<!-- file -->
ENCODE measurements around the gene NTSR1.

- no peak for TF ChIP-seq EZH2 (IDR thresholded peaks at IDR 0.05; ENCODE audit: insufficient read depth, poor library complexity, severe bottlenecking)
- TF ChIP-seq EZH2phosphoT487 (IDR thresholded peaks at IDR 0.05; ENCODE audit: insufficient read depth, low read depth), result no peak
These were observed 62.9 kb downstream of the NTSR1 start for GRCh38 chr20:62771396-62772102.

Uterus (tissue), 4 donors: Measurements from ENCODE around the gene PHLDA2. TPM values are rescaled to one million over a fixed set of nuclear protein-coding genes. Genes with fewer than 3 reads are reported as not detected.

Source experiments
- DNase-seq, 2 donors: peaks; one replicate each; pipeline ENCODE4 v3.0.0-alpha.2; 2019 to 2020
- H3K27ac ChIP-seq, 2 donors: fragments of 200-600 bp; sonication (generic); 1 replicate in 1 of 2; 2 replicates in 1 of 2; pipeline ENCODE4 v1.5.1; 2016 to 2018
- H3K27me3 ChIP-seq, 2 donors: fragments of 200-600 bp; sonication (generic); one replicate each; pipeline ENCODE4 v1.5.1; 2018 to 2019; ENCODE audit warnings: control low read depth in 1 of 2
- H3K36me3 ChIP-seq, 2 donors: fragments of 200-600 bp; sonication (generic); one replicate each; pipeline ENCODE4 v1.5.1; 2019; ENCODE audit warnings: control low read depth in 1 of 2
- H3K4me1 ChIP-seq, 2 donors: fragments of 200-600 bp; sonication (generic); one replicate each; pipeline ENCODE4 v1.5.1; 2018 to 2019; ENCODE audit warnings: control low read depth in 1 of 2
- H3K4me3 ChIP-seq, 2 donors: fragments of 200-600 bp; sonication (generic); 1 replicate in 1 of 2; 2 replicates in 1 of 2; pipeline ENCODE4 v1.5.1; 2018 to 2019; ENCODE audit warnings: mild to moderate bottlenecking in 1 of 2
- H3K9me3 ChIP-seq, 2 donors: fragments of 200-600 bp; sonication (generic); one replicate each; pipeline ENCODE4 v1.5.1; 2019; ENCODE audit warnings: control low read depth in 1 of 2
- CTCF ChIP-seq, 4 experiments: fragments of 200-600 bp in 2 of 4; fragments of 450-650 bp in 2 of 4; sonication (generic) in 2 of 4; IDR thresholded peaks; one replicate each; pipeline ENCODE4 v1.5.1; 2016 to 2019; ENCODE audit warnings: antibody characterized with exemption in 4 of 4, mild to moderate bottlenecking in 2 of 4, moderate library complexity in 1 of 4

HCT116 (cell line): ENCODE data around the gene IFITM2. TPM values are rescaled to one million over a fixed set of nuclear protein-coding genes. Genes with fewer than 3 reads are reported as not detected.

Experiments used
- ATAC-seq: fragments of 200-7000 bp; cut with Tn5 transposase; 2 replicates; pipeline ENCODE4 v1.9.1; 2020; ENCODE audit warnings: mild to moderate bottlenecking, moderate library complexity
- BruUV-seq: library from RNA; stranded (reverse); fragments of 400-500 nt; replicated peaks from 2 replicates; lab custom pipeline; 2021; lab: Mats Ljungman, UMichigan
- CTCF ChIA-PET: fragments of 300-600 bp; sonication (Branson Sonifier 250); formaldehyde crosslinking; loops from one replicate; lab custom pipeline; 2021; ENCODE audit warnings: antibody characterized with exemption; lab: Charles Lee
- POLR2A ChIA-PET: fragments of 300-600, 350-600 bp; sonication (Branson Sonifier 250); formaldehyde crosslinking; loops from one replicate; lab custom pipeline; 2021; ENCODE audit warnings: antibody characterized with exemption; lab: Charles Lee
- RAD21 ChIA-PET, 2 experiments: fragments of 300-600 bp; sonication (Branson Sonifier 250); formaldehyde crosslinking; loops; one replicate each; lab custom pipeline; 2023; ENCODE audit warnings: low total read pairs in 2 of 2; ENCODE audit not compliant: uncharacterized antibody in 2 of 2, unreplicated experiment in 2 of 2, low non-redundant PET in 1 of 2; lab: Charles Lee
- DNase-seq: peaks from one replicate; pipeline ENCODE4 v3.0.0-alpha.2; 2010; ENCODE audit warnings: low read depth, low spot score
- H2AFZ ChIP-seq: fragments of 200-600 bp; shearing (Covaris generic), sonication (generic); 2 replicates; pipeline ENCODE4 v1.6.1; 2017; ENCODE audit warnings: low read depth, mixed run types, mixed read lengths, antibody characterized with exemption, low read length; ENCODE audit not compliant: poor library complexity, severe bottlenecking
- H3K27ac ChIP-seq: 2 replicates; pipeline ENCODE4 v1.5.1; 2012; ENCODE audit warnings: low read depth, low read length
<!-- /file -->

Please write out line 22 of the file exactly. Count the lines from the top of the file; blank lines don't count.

- DNase-seq: peaks from one replicate; pipeline ENCODE4 v3.0.0-alpha.2; 2010; ENCODE audit warnings: low read depth, low spot score